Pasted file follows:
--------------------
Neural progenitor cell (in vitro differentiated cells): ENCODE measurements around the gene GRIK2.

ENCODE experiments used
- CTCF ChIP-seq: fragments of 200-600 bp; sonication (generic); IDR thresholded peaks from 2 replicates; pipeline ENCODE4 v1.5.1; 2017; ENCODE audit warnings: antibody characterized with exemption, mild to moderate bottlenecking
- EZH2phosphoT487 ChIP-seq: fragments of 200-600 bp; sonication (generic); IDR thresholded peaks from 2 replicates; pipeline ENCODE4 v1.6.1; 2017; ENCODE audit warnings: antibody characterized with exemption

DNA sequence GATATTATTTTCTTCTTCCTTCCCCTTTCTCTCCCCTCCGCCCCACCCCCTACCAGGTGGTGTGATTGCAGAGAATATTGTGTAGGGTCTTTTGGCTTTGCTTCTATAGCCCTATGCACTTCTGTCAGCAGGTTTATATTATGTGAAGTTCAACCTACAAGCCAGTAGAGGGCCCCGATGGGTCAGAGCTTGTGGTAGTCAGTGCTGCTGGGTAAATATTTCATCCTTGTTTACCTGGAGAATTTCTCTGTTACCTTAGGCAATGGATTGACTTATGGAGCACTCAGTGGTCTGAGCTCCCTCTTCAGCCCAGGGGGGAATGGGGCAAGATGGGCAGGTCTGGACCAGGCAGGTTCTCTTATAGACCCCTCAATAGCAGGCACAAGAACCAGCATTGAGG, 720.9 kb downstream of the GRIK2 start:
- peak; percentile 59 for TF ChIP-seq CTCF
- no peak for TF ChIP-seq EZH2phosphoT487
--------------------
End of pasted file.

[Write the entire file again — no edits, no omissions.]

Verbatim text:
Neural progenitor cell (in vitro differentiated cells): ENCODE measurements around the gene GRIK2.

ENCODE experiments used
- CTCF ChIP-seq: fragments of 200-600 bp; sonication (generic); IDR thresholded peaks from 2 replicates; pipeline ENCODE4 v1.5.1; 2017; ENCODE audit warnings: antibody characterized with exemption, mild to moderate bottlenecking
- EZH2phosphoT487 ChIP-seq: fragments of 200-600 bp; sonication (generic); IDR thresholded peaks from 2 replicates; pipeline ENCODE4 v1.6.1; 2017; ENCODE audit warnings: antibody characterized with exemption

DNA sequence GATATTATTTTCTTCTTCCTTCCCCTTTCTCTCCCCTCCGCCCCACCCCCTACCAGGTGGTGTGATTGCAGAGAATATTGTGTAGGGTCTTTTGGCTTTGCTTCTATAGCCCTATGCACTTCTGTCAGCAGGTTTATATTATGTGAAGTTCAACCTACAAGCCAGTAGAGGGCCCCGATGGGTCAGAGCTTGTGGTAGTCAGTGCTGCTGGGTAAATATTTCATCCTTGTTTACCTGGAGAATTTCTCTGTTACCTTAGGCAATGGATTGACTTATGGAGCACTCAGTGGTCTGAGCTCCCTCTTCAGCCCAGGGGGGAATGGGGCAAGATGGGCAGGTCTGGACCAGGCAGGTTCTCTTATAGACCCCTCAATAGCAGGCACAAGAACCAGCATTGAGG, 720.9 kb downstream of the GRIK2 start:
- peak; percentile 59 for TF ChIP-seq CTCF
- no peak for TF ChIP-seq EZH2phosphoT487